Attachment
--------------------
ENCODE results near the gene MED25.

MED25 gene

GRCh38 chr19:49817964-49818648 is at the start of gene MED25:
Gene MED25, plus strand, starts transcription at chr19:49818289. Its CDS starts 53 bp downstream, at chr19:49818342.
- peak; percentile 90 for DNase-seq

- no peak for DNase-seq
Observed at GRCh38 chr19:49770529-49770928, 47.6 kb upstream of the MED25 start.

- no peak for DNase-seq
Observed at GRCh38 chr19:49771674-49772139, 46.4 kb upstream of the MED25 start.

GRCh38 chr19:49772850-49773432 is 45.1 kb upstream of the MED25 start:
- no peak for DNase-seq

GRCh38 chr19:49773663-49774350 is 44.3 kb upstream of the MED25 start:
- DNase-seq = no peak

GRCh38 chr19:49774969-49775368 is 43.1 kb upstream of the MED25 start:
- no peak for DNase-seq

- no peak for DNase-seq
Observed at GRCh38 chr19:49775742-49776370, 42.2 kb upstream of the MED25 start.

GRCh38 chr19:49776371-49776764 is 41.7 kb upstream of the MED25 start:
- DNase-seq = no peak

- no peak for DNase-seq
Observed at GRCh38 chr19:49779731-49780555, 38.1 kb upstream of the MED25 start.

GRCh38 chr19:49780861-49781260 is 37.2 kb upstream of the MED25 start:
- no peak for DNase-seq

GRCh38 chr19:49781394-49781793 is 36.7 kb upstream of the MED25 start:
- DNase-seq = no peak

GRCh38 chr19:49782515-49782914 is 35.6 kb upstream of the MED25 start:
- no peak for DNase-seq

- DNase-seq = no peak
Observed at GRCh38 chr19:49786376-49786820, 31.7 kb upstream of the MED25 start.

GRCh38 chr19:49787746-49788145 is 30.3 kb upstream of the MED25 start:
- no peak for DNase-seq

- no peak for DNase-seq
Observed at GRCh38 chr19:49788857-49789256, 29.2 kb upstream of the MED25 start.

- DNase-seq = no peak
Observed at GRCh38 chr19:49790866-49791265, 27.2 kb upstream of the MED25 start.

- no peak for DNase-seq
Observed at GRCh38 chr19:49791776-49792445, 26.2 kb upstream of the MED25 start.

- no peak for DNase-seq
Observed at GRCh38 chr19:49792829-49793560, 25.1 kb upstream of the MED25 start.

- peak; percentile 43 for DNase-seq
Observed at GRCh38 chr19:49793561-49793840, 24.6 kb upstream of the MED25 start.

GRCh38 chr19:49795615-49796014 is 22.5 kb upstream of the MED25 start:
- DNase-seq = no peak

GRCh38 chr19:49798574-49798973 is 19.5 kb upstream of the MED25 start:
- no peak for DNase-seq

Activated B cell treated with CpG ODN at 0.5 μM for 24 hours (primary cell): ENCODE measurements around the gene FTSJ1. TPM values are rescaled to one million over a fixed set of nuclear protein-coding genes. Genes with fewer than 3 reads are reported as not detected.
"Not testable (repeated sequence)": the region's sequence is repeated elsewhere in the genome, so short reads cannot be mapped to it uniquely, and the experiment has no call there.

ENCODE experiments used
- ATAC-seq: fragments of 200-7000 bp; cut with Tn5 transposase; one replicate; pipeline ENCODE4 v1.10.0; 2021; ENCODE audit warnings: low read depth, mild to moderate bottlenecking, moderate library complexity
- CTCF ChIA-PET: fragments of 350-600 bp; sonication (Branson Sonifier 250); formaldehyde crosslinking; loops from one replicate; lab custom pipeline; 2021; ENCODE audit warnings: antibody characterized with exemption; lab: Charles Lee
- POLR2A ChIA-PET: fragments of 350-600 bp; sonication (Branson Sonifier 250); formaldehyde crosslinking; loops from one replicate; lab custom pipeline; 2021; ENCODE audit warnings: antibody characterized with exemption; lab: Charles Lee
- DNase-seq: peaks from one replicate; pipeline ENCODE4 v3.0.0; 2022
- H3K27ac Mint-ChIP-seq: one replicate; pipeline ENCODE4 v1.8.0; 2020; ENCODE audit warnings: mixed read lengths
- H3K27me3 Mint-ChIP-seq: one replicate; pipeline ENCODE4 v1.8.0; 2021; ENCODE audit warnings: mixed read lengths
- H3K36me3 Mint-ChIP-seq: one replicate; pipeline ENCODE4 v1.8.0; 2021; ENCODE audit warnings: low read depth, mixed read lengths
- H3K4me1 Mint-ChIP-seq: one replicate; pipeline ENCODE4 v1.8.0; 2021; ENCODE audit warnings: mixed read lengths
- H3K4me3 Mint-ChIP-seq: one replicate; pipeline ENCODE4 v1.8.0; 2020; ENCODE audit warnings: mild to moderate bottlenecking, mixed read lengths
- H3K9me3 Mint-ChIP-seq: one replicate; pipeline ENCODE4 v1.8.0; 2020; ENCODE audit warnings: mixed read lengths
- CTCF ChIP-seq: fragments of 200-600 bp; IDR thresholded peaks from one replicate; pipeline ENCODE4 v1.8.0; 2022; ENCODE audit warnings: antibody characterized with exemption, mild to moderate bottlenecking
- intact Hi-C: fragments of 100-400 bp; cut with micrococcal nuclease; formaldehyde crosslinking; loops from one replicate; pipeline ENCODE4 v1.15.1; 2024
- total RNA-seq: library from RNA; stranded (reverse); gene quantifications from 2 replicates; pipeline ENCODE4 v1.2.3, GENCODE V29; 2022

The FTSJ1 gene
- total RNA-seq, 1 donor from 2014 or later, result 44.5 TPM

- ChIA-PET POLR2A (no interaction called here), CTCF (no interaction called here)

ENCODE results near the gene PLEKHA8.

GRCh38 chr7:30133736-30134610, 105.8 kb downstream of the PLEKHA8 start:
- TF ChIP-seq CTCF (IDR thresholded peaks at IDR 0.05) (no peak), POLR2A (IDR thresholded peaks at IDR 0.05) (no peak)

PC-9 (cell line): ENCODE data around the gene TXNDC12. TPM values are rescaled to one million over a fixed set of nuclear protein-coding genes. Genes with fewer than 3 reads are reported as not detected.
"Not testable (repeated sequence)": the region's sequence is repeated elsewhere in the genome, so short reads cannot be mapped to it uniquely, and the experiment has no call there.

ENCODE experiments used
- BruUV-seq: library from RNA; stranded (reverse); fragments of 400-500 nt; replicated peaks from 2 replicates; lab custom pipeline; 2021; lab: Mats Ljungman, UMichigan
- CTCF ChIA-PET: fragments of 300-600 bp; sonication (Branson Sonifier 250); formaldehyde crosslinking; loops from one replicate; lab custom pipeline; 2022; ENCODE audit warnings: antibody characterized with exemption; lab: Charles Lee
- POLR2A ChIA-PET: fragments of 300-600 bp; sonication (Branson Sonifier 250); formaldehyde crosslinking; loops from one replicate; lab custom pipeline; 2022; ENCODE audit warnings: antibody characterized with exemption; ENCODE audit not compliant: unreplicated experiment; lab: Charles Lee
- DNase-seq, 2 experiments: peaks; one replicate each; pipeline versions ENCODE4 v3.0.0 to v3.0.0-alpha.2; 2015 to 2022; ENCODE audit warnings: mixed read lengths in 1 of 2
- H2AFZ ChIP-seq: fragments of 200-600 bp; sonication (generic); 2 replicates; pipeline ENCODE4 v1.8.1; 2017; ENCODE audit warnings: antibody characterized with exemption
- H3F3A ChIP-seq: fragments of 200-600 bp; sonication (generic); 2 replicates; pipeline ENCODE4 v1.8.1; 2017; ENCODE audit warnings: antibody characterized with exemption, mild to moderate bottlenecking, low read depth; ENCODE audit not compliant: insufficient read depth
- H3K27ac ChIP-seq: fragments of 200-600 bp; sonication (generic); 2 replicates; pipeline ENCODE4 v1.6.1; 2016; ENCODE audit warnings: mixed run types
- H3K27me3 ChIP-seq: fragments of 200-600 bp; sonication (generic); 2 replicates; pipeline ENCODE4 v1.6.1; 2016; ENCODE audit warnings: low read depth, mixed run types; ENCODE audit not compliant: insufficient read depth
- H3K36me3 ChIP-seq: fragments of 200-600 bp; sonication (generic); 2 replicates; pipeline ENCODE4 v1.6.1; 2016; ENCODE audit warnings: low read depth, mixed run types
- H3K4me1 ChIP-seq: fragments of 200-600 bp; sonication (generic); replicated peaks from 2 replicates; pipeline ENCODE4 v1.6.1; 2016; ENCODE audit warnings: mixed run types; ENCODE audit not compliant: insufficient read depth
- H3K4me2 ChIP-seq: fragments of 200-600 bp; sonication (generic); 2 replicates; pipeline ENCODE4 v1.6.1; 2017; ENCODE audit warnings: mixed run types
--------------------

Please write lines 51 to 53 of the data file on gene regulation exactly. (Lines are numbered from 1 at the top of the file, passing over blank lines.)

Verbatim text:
- POLR2A ChIA-PET: fragments of 350-600 bp; sonication (Branson Sonifier 250); formaldehyde crosslinking; loops from one replicate; lab custom pipeline; 2021; ENCODE audit warnings: antibody characterized with exemption; lab: Charles Lee
- DNase-seq: peaks from one replicate; pipeline ENCODE4 v3.0.0; 2022
- H3K27ac Mint-ChIP-seq: one replicate; pipeline ENCODE4 v1.8.0; 2020; ENCODE audit warnings: mixed read lengths